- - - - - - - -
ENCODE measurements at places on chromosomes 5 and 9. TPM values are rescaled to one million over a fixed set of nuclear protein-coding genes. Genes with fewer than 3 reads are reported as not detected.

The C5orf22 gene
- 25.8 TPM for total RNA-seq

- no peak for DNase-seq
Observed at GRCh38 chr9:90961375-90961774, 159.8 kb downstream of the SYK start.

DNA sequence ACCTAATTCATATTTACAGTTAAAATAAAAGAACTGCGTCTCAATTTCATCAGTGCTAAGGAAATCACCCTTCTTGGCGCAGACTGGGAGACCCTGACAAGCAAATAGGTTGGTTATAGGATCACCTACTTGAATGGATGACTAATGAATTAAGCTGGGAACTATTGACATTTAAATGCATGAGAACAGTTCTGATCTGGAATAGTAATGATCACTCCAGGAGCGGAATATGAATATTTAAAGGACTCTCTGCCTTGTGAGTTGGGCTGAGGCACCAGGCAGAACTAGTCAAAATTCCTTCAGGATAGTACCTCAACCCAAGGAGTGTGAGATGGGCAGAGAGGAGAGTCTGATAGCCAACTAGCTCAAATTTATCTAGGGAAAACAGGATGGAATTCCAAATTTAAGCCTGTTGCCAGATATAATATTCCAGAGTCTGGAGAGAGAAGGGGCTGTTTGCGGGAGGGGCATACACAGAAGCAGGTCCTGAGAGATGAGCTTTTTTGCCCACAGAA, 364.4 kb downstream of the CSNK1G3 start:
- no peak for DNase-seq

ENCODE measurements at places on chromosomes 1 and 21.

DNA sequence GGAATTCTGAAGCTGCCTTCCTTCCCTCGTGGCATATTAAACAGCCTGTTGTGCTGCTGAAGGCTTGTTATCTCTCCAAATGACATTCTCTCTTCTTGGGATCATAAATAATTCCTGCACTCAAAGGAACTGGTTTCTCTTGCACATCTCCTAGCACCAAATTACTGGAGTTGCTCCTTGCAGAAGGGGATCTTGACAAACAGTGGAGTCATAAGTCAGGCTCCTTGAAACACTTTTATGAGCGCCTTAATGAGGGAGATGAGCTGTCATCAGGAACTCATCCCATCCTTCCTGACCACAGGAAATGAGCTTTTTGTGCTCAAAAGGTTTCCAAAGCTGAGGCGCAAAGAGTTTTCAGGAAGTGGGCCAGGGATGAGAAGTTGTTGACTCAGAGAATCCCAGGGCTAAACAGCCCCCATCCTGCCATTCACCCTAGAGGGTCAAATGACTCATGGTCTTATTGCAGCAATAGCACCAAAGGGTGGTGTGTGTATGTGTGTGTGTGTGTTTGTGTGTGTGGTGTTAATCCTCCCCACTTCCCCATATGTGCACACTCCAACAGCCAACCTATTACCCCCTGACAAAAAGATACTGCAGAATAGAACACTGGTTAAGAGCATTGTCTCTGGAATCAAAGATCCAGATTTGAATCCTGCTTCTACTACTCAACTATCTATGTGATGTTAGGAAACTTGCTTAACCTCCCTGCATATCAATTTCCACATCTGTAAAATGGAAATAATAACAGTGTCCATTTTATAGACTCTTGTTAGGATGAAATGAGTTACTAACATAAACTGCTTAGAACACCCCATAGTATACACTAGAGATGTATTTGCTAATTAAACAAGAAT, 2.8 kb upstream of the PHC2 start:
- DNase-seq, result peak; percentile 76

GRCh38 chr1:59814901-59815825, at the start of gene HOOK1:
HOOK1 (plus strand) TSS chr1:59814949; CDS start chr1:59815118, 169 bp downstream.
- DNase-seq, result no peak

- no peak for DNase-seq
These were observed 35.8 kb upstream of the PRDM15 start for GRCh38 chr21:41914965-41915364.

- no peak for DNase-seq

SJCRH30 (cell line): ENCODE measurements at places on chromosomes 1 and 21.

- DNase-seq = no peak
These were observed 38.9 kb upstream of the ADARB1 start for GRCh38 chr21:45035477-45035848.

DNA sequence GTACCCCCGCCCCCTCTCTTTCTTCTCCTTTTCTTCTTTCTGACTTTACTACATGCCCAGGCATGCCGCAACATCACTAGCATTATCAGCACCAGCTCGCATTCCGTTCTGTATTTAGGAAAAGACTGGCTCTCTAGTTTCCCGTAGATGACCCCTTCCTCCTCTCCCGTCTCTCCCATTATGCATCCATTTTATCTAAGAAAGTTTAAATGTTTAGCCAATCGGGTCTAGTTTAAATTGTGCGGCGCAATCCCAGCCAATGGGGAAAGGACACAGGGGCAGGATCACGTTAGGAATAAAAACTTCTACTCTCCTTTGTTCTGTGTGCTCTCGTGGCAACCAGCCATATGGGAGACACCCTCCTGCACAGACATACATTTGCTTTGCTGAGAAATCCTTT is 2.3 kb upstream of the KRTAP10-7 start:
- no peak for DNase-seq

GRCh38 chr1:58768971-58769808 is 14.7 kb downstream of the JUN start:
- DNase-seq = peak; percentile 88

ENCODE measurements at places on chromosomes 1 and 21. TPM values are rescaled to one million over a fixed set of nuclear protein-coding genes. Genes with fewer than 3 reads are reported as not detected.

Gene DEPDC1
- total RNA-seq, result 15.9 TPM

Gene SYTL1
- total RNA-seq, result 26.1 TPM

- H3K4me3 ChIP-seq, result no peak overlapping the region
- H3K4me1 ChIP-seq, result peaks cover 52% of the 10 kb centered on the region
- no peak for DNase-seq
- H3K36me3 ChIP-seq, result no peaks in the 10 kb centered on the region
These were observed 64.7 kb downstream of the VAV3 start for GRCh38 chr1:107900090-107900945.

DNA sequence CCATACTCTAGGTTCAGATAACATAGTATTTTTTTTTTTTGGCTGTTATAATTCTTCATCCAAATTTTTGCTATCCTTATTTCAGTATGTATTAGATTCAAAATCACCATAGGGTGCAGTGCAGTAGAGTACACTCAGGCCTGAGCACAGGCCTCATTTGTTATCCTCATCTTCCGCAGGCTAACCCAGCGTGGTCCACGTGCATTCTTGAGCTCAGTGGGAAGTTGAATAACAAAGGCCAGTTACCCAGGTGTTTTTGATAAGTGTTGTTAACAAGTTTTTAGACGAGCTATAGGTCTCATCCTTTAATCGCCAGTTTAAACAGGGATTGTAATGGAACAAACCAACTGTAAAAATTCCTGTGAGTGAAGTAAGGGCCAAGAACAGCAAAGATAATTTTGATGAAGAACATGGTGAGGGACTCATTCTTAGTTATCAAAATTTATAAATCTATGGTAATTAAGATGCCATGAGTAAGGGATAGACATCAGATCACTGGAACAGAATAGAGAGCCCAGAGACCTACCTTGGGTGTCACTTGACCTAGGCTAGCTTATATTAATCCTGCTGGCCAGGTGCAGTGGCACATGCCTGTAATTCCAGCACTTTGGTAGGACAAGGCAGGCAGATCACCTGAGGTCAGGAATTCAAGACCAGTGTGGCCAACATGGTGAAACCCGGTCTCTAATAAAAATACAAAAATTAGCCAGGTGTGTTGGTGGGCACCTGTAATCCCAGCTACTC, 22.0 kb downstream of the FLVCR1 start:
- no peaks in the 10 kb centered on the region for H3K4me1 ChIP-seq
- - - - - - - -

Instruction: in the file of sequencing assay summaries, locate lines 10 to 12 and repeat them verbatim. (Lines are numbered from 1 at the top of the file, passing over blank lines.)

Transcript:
- DNase-seq, result peak; percentile 76

GRCh38 chr1:59814901-59815825, at the start of gene HOOK1:
HOOK1 (plus strand) TSS chr1:59814949; CDS start chr1:59815118, 169 bp downstream.